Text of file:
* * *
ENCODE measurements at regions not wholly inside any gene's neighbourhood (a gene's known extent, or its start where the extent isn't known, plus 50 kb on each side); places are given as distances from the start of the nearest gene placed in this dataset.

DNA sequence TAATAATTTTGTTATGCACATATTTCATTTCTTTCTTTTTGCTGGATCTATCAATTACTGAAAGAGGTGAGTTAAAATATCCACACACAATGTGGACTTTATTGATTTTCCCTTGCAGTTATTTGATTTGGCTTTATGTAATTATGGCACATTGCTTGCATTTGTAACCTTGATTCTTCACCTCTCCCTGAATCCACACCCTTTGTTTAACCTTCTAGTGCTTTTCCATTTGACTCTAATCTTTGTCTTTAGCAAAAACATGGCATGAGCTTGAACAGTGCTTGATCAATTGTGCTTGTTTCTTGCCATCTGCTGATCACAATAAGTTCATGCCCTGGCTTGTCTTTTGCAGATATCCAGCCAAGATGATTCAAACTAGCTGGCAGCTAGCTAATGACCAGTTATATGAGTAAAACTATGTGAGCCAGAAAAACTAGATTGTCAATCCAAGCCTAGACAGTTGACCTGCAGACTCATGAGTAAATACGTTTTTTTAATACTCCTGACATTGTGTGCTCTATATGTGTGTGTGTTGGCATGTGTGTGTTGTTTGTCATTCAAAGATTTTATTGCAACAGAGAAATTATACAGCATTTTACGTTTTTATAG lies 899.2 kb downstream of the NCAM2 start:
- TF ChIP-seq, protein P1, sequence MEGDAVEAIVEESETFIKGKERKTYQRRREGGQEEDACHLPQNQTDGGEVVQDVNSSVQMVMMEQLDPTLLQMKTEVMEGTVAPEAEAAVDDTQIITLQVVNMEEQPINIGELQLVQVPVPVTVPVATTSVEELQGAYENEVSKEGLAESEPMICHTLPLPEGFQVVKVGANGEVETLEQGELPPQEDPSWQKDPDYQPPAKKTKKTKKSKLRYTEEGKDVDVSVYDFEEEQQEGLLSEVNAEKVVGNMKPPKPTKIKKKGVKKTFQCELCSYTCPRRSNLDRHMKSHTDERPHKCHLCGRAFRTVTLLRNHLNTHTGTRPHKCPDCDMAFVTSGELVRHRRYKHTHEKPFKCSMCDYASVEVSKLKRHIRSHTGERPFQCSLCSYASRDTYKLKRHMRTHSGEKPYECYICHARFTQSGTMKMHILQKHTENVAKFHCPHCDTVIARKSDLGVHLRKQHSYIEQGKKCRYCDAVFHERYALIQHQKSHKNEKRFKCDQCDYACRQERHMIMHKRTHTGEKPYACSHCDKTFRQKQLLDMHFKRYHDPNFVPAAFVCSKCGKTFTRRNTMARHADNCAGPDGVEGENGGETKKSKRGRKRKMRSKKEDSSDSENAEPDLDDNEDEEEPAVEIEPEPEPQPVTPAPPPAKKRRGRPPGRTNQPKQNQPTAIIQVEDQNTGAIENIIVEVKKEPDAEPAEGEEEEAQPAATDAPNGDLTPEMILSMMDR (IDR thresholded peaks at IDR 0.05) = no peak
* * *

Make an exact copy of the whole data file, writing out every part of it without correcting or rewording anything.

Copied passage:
ENCODE measurements at regions not wholly inside any gene's neighbourhood (a gene's known extent, or its start where the extent isn't known, plus 50 kb on each side); places are given as distances from the start of the nearest gene placed in this dataset.

DNA sequence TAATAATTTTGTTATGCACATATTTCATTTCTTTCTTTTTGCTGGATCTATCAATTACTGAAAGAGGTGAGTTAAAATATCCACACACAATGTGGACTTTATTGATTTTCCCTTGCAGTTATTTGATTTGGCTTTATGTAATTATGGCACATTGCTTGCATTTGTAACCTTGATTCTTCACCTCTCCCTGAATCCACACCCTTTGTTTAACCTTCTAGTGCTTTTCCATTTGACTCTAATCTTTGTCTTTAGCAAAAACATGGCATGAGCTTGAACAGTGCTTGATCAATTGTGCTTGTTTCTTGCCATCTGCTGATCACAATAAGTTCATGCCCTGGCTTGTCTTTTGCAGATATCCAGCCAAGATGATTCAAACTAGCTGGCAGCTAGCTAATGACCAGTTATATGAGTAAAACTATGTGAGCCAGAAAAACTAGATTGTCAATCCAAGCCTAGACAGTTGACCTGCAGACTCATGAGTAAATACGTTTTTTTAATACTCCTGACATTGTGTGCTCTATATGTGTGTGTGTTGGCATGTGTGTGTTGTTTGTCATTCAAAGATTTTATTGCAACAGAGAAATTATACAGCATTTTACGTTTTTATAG lies 899.2 kb downstream of the NCAM2 start:
- TF ChIP-seq, protein P1, sequence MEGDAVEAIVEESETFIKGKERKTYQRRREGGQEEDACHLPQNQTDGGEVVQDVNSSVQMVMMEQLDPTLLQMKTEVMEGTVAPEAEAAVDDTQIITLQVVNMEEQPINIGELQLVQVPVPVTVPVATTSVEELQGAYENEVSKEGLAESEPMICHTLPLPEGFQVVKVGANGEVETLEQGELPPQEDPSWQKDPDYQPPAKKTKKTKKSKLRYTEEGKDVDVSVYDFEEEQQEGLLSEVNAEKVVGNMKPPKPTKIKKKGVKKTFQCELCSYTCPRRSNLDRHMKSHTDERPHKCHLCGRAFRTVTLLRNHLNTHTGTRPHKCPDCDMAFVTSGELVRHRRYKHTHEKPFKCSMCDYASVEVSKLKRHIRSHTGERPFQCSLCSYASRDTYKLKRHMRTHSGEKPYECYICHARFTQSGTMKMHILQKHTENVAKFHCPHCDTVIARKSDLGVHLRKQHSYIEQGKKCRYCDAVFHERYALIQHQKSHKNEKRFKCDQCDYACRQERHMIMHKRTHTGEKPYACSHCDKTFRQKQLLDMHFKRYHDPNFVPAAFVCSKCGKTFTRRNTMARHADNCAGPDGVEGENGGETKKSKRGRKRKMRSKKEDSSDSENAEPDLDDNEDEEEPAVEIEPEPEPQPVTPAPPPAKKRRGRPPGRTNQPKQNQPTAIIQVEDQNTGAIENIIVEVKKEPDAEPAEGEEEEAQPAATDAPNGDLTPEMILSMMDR (IDR thresholded peaks at IDR 0.05) = no peak